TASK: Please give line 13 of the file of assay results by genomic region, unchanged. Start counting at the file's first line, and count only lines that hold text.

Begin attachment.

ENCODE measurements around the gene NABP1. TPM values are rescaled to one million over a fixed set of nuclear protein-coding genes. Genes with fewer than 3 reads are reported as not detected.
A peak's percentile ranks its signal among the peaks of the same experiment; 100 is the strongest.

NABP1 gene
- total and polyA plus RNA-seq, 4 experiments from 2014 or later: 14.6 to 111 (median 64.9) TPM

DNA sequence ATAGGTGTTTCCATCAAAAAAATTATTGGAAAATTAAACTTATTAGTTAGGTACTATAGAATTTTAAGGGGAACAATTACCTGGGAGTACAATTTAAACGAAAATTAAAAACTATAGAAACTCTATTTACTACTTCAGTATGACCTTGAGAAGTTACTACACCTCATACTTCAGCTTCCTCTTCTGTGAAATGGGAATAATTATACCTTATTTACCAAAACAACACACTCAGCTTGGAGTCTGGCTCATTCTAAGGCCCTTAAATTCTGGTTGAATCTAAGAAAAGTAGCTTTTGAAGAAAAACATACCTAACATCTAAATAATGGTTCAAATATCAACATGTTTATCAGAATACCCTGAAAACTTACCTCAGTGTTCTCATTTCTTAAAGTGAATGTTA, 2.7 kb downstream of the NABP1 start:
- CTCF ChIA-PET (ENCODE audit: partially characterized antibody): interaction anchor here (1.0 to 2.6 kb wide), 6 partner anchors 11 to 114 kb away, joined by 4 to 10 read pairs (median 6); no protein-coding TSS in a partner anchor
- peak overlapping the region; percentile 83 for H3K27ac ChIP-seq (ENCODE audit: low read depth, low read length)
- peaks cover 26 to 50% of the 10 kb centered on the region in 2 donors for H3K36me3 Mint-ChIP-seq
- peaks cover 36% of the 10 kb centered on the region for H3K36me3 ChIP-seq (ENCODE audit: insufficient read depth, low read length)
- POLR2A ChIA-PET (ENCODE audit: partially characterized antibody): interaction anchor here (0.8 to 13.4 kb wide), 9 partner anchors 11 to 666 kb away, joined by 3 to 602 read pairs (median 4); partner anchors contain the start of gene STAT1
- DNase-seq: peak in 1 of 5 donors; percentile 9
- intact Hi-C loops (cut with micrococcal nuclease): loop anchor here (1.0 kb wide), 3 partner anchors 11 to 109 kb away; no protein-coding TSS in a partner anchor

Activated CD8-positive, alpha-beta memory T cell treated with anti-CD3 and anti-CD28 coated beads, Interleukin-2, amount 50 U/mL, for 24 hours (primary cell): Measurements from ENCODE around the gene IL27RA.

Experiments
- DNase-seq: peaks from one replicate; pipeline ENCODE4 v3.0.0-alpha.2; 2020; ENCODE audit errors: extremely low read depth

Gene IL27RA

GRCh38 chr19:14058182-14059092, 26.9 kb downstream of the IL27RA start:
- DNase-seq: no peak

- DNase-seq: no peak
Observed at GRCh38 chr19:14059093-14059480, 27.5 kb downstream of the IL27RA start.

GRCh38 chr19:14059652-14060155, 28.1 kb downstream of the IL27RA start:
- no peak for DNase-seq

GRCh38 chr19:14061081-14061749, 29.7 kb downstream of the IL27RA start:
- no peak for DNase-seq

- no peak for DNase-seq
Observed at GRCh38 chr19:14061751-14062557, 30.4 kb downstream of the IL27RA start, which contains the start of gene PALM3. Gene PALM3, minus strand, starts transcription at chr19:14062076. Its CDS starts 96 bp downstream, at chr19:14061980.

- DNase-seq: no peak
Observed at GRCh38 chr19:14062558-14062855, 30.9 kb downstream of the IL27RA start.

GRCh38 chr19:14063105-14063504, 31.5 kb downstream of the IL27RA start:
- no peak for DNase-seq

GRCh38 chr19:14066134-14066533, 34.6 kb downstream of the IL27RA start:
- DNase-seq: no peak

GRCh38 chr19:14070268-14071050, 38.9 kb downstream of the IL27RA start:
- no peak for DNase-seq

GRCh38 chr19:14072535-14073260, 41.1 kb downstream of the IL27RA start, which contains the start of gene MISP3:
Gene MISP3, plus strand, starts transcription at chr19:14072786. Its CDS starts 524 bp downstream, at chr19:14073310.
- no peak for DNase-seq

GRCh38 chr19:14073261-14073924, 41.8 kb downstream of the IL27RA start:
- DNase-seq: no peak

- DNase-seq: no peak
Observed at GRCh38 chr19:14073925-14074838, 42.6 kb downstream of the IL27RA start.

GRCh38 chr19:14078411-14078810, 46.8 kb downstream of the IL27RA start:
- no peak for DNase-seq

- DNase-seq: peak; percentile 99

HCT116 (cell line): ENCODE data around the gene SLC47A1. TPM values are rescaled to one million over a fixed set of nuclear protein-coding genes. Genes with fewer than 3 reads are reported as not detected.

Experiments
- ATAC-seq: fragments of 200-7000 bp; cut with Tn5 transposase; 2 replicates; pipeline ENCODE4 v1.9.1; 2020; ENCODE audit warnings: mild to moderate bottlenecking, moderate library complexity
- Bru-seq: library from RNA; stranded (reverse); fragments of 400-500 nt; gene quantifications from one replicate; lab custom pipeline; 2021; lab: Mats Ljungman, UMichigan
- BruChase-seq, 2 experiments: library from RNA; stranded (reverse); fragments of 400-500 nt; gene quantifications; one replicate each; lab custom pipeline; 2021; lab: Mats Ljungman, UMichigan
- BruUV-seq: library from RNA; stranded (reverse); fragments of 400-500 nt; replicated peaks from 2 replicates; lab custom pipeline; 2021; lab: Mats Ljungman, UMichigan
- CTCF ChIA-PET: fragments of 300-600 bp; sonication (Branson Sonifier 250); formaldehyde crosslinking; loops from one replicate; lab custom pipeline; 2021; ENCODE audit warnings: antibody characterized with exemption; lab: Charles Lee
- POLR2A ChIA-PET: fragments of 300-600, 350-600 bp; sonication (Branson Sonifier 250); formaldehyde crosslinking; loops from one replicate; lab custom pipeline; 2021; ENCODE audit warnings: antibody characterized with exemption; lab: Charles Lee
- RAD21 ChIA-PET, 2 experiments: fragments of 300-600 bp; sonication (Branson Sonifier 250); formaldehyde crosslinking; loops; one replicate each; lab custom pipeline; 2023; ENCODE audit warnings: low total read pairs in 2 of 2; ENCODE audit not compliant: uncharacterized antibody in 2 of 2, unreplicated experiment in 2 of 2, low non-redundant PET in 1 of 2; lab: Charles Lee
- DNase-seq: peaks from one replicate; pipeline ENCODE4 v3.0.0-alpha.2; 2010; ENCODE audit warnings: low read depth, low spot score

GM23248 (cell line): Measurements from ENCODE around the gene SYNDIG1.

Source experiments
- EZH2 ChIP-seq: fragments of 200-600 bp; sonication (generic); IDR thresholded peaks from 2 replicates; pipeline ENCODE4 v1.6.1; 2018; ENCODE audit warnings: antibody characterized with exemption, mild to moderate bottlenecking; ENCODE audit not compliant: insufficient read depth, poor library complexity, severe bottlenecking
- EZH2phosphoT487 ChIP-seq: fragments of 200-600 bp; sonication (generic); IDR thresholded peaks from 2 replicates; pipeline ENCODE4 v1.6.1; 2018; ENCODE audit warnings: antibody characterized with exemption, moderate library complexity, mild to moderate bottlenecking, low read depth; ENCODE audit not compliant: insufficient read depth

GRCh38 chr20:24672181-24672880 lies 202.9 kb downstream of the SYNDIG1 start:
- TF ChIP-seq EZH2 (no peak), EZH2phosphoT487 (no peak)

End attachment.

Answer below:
Activated CD8-positive, alpha-beta memory T cell treated with anti-CD3 and anti-CD28 coated beads, Interleukin-2, amount 50 U/mL, for 24 hours (primary cell): Measurements from ENCODE around the gene IL27RA.